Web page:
In a constant drumbeat of news about layoffs and plummeting oil prices, the November 2015 Associated Press article “Despite Oil Bust, Texas Prepares More Students for Oil Jobs” by Will Weissert resonated with me and gave me a feeling of hope knowing that our state is investing in our students’ future despite the current downturn.
The article explains that thousands of oil and gas industry jobs are evaporating like flares flaming out over natural gas wells. But in forward-thinking Texas, education officials at the high school level are preparing more young people for the oil patch.
I’m encouraged by our state’s high school educators acknowledging the potential for successful careers in the oil and gas industry, and helping students get an early start. For high school graduates who see the downturn in the oil and gas industry as an opportunity to sharpen their skills, there are options.
Many people think that working in oil and gas requires an engineering degree or MBA. While the industry still needs plenty of college graduates with bachelor’s and master’s degrees, Rigzone.com reported that during the most recent oil boom, the largest growth in the energy sector job postings was in the support areas like oilfield services. Energy sector employers need welders, operators and, in particular, diesel technicians — jobs that don’t necessarily require four-year degrees.
Technical schools like Universal Technical Institute (UTI) can open up a world of high-paying opportunities to graduates. While most of our students enroll at UTI with the intention of working at a car dealership or opening their own repair shop, some of the graduates, particularly from our Diesel & Industrial Technology program, have landed well-paying jobs in the oil and gas industry.
Our 45-week Diesel & Industrial Technology program provides students with hands-on training using trucks and equipment from some of the biggest manufacturers in the world. Courses in the program include diesel engines, diesel fuel systems and hydraulic applications, equipping students with the skills and knowledge to work on everything from big trucks and corporate fleets to farm equipment and oil rigs.
Oil and gas companies like Schlumberger, Halliburton and Baker Hughes work closely with UTI to find graduates to work on the diesel equipment and engines in the oil field.
At Universal Technical Institute, our aim is to continuously improve upon our excellent student outcomes. Better than 60 percent of UTI students graduate* and four out of five UTI graduates find employment in their fields of study within one year of graduation.** The Houston Independent School District’s decision to expand the Energy Institute High School and to support growth of technical education programs is an excellent investment in the pipeline of talent we will need to keep the oil and gas industry flowing. A relationship between oil and gas companies and technical schools can be a win-win situation for everybody involved. Employers are able to add a qualified, knowledgeable asset to their workforce, and the employee is able to build a lengthy, well-paying career of which he or she can be proud.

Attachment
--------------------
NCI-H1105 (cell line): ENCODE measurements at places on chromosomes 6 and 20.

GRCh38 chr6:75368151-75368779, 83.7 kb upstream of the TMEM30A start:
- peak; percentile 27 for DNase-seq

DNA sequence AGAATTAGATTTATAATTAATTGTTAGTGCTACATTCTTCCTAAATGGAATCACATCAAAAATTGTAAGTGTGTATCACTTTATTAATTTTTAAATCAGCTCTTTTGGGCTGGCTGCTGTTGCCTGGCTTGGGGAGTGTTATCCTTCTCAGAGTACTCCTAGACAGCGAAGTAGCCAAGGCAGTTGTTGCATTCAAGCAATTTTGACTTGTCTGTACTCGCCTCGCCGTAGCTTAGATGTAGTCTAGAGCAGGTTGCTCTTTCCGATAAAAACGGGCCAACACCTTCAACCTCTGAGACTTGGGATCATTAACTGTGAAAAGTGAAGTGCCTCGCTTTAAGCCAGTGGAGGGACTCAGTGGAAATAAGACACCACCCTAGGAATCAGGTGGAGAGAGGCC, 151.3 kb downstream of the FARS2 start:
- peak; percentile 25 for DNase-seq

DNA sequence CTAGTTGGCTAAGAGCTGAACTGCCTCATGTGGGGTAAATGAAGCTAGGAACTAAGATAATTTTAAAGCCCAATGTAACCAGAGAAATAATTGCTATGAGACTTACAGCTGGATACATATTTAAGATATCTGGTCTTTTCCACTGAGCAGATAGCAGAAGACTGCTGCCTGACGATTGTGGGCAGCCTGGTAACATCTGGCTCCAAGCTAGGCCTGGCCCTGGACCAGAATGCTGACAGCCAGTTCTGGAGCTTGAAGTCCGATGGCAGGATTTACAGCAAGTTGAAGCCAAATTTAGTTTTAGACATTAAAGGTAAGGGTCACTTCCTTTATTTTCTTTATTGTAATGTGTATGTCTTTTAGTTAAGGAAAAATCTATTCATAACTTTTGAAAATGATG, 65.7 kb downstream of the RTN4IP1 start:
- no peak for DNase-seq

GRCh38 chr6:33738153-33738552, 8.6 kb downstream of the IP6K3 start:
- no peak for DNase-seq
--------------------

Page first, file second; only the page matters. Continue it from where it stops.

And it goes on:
The oil and gas industry will turn around. When it does, there will be plenty of jobs available; and with the help of technical schools like UTI and programs like the Energy Institute High School, there will be trained people to fill those jobs. Energy Institute High School Principal Lori Lambropoulos says, “We are in this downturn, but as a society we have a responsibility to not let that affect our workforce and to keep ahead of the game.”
By equipping tomorrow’s technicians with the skills energy companies need, Career Technical Education programs are doing just that. *As reported in the 2013 ACCSC annual report, approximately 11,908 of the 19,058 UTI students available for graduation in 2013, graduated for a total of 62.7 percent. **Approximately 9,200 of the 9,900 UTI graduates in 2014 were available for employment. At the time of reporting, approximately 8,100 were employed within one year of their graduation date, for a total of 88 percent. Per UTI’s accreditors’ reporting standards, this rate excludes graduates in the following classifications: continuing education, active military service deployment, a health condition that prevents employment, incarceration, international students who have returned to their country of origin or death. This rate includes graduates employed in positions that were obtained before or during their UTI education, where the primary job duties after graduation align with the educational and training objectives of the program. UTI cannot guarantee employment or salary.
About the author: Darrin Brust is Campus President at Universal Technical Institute-Houston and can be reached at email@example.com.
Photo courtesy of UTI